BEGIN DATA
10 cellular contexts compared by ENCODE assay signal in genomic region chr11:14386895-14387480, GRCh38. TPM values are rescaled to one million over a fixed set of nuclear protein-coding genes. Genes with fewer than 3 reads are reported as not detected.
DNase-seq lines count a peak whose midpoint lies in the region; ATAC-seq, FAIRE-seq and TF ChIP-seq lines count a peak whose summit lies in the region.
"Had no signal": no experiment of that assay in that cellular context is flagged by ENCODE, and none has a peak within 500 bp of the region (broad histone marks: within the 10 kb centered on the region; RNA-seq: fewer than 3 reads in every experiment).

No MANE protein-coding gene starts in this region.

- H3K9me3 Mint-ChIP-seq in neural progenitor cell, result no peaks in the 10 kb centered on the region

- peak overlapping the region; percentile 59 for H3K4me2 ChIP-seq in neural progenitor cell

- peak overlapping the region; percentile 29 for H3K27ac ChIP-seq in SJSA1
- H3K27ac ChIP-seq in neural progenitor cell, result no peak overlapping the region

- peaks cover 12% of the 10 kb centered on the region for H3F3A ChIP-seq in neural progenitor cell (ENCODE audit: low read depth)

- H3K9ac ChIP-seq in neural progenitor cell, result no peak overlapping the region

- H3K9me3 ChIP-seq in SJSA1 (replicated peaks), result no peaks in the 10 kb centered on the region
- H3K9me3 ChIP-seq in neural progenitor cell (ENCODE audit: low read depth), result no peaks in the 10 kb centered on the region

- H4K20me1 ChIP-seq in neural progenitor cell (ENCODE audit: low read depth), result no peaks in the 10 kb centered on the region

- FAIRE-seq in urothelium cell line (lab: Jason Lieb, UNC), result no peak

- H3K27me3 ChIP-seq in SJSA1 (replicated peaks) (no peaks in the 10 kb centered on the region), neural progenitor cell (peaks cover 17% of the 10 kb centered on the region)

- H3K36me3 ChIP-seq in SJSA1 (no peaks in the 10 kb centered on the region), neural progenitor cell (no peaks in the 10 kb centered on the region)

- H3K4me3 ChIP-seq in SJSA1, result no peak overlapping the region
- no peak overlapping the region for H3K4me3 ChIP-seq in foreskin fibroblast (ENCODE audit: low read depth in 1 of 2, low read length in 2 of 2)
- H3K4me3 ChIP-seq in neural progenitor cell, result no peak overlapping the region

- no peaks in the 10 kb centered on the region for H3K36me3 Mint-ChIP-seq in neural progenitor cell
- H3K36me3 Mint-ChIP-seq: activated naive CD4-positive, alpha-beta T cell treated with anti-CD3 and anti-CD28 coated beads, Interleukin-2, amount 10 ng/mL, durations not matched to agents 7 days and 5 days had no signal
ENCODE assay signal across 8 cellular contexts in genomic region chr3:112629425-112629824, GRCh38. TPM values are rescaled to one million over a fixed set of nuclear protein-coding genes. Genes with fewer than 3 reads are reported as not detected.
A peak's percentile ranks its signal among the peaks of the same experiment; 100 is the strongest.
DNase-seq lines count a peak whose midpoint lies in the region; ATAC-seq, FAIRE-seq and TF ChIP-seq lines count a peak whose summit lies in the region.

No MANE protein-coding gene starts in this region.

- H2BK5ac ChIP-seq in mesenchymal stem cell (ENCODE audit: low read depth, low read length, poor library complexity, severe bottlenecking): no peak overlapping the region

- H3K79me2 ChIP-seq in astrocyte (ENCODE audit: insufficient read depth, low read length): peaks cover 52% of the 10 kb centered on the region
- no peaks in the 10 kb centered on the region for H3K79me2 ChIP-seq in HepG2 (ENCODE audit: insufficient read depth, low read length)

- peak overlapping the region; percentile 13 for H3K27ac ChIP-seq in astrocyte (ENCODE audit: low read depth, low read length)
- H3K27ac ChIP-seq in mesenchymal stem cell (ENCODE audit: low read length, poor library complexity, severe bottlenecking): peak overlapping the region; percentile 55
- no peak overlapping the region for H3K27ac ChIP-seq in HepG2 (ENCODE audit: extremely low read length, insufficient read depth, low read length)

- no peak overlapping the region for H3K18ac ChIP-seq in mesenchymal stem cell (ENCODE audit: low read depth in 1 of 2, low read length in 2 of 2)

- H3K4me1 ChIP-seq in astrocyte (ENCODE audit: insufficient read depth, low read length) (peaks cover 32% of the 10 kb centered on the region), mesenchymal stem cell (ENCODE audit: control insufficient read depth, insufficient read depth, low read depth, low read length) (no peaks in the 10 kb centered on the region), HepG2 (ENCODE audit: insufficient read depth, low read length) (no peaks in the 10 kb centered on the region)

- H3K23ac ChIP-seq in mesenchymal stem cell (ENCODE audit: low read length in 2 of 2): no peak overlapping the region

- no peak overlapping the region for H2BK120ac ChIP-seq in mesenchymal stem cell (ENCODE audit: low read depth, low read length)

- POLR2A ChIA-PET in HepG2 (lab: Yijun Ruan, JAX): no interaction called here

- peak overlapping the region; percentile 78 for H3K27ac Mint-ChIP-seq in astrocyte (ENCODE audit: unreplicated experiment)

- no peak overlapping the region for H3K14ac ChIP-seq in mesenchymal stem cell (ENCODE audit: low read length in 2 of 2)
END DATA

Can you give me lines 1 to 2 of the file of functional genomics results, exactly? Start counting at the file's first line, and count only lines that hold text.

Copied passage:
10 cellular contexts compared by ENCODE assay signal in genomic region chr11:14386895-14387480, GRCh38. TPM values are rescaled to one million over a fixed set of nuclear protein-coding genes. Genes with fewer than 3 reads are reported as not detected.
DNase-seq lines count a peak whose midpoint lies in the region; ATAC-seq, FAIRE-seq and TF ChIP-seq lines count a peak whose summit lies in the region.